UNDERSTANDING FOOT ULCERS & WOUND CARE
Ulcers can result in serious complications, especially for those with diabetes, so knowing the signs and what to do if you spot one is essential. Be on the lookout for open sores or wounds that will not heal on their own, or that keep recurring. There are three different types that are differentiated by their locations on the body and their appearances.
Venous stasis ulcers are found below the knee and usually on the inner leg. They are irregularly shaped, swollen, warm, and often discolored. Neurotrophic (diabetic) ulcers are typically, but not exclusively, found at pressure points on the foot. They vary in size and are pink/red or brown/black in color. Arterial (ischemic) ulcers are also found on the foot, usually on the heels or tips of the toes. They can be yellow, brown, black, or grey in color and do not bleed.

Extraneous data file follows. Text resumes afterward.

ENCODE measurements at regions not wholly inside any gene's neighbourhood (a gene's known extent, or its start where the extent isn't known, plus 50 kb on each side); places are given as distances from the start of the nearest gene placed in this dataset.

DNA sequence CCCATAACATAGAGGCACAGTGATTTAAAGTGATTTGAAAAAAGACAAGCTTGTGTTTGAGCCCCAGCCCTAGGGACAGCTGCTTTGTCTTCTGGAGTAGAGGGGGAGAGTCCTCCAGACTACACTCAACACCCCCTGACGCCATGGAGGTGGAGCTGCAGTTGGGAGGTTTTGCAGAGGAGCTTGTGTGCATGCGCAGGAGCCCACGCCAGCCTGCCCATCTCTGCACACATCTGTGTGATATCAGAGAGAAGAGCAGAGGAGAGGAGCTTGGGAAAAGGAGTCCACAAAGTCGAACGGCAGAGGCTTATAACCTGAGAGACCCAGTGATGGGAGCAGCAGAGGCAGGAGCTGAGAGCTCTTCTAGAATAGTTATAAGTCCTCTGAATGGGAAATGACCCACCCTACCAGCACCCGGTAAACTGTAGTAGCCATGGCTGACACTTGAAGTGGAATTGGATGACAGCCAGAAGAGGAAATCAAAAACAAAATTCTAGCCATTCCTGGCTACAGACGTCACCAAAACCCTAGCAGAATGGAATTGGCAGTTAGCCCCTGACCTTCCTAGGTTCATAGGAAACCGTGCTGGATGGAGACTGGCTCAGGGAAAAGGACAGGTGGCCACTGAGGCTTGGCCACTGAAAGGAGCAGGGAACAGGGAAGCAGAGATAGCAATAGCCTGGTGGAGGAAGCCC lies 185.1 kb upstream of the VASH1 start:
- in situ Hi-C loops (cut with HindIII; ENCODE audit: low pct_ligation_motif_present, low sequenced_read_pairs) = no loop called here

If you notice an open sore on your legs or feet you should seek help as soon as possible. Since it will not heal on its own, proper medical attention is a must. Your doctor will prevent infection, take the pressure off of the area, clean and dress it, and manage other health issues, such as diabetes, that may be causing the problem.
If you think you have an ulcer, call Dr. Marshall L. Lukoff, DPM to schedule an appointment. At Foot Care Specialists, PC we know how painful and dangerous ulcers can be. Schedule an appointment with our Crown Colony Medical Center office in Quincy, MA for help today.